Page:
their work and words, interviews, blogs, images, hints, tips, websites
and more...

Thursday, February 10, 2011

Interview #6--Fred Crowley

One fascinating aspect of journal keeping is how people start...how they jumped into that first empty white page.  This is one of Fred's that was so intriguing I included it in the book.

Fred Crowley's work first caught my eye on Flickr, where he's had several different IDs--I'd be willing to bet you're familiar with at least one of them!  Find him HERE, as -watcher-.  And watch he does, and respond!

Fred sketches people in Panera Bread that look almost as if you could walk up and talk to them; they're intimate, colorful, and very, very human. I love the titles he puts on his sketches, often done in Moleskine journals, some across a two page spread, sometimes on a single page.

His animals have that same sort of LIFE to them.

One thing that was fun about doing these interviews is that they were all different!  Some responded to the normal question and answer, some, like inveterate sketcher Fred Crowley, answered all of a piece.  It's a pleasure to read...so come along and meet Fred Crowley!

Here's Fred in his own words (except the captions, which are mine.)


I try to draw in my drawing book every day.

I have been drawing in my books for about 14 years.  I really don't call them journals.  I put in some anecdotes, but I am too private to put it all out for public viewing. 

I like to draw people or animals.  I like the high degree of difficulty.

I find drawing very comforting.  I like to push myself to see if I can get something down quickly.  If I can't get it I use my memory and knowledge to finish the drawing.

Sometimes Fred uses added bits of paper, as on this spread...he tells me it's to cover a bit of sketch that didn't quite work, but it's become a strong design element in a lot of his pages.  He often uses a date stamp like this one, which adds a graphic element as well.

I like to watch and memorize.  Then I like to draw.  I do like to restate the lines if the first ones aren't correct.  (I remember in some figure drawing classes how people would discovery that a lines wasn't correct and erase it.  They would then draw the same line instead of drawing in the new line before erasing.)  It is fun to watch the movement as I capture the image.  I also like leaving the lines in.  That is why I like my fountain pens and Micron pens.  I have to live with what I put down.  If I use pencil I am more judicious in my mark making.  It really slows me down.  I try not to erase. 

Polished pieces don't show the artist's vigor or the map that shows how the image was constructed.  I am also a bit lazy and lose interest if I can't move along and capture what I see.  I do sometimes like to make part of a drawing more "polished" to create emphasis.  I also believe in solid composition to create my images.  Very seldom are the groups that I draw  really groups.  I put people and animals together on the page to make a somewhat cohesive image.

It's always interesting to see the composition of Fred's pages...your eye travels around the page, stopping here and there, learning and delighting...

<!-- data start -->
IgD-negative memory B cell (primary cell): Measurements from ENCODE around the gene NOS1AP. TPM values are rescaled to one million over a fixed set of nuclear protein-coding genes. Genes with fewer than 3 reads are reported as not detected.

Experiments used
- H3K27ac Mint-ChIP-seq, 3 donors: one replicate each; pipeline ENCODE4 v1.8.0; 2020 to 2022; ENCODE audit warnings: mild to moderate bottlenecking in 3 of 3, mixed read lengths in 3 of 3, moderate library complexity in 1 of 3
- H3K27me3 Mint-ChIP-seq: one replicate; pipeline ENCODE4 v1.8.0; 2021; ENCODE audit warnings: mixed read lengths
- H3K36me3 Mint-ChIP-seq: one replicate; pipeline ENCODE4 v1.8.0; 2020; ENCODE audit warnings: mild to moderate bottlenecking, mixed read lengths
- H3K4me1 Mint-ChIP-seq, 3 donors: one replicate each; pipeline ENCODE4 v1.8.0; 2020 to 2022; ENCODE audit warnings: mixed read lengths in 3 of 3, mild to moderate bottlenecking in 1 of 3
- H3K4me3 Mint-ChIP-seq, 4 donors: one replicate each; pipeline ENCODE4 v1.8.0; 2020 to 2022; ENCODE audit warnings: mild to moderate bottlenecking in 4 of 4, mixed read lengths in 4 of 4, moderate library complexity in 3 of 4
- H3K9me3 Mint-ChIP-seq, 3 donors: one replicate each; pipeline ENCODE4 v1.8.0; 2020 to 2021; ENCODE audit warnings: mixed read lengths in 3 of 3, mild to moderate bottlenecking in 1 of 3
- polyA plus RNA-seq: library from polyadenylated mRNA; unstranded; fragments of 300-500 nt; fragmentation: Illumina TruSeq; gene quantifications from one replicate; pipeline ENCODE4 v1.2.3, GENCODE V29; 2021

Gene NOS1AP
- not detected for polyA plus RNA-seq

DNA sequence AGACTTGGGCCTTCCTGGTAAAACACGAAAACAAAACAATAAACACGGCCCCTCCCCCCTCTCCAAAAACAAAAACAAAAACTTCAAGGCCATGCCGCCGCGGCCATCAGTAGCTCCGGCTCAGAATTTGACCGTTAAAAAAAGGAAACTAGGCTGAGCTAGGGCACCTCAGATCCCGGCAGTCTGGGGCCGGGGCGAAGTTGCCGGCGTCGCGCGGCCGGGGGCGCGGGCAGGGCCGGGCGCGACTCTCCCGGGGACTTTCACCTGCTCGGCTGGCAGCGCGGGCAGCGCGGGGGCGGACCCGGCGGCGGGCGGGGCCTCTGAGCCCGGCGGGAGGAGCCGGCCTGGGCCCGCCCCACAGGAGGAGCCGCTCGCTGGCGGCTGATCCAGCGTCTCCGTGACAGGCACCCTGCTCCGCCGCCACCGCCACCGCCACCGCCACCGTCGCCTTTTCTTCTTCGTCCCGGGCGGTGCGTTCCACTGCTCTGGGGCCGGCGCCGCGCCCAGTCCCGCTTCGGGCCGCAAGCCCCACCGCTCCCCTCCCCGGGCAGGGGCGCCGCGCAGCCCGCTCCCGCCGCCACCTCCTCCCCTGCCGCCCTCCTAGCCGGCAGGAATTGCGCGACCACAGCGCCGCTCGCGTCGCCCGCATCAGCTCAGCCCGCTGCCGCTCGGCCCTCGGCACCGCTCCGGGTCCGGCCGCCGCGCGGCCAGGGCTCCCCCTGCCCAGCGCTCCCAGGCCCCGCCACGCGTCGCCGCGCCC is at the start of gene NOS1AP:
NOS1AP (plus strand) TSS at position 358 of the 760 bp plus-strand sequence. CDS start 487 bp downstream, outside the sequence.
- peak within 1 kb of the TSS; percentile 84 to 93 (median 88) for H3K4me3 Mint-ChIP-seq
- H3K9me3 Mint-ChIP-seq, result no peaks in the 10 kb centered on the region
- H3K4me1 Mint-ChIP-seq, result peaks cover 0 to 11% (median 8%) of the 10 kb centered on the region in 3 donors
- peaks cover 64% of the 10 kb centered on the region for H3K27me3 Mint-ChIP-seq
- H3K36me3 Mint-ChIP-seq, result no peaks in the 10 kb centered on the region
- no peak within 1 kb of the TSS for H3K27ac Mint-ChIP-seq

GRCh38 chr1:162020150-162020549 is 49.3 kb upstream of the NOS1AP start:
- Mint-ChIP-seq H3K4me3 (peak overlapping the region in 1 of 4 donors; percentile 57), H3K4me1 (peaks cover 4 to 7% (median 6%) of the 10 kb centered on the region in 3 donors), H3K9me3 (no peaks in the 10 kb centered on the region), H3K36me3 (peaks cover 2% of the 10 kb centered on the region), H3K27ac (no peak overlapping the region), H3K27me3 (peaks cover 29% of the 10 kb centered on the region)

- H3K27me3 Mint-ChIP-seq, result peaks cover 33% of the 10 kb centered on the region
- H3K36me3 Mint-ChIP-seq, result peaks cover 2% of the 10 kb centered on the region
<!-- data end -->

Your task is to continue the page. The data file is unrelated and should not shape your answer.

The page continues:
Moleskine sketchbooks can be a challenge  when using watercolor (I am not referring to the Moleskine watercolor Books).  Wil Freeborn put it best.  You have to sort of scrub the colors in.  That is why I like the waterbrush for use in my books.  I also make sure I have loaded quite a bit of pigment to get the intensity I desire.  I sometimes use watercolor crayons on top of the watercolor to create the depth/intensity I want.  Sometimes I use gouache or Inktense pencils. 

This one is in an accordion fold journal...it pushes the envelope and is beautifully textured.


You'll enjoy Fred's sets on Flickr...browse around, and enjoy!  And Fred?  Thank you for sharing...as always, I'm inspired by your work as I know our readers will be too.


  1. This is Fred alright! I love his style. Thanks for including him.

  2. Fred's talents and graphic elements always delight me. Great interview!

  3. Geez. He needs a 24 hour art show on TV just so a person can get enough. Just too wonderful!

  4. Wonderful, Kate--nice interview! I'm a huge fan of Fred's--this is great that he's also in the book. His work is so unique and instantly recognizable as his.

  5. Thanks, Sue, it really is instantly recognizable, isn't it! I love to visit his Flickr...

  6. Fred, I especially like your animals. I never get to see enough of them. I also think you do wonders with touches of color.

  7. Great interview, Fred & Kate! Fred, I'm with Elva. I love how and when you choose to add color.

  8. I sketched in pencil in my last Moleskine two years ago, I used the Handbook Sketchbook last year and went back to a Moleskine (non-watercolor paper) this year and I know what Fred is talking about, there's almost a resist built into the paper that seems to dislike watercolors. But I a forcing that book into submission. It's getting watercolor whether it likes it or not!

    Great sketches Fred,thanks for sharing.

  9. Some people use a bit of soap or drop of detergent in the wash to make watercolor adhere to the non-watercolor Moleskines, Gina, might give it a try!

  10. Just discovered this book today and I really loved all of Fred Crowley's paintings. Wonderful.
    Nora MacPhail

  11. So glad you're enjoying it, Nora! And welcome to the blog...


We'd love your feedback...please share your thoughts!

Related Posts Plugin for WordPress, Blogger...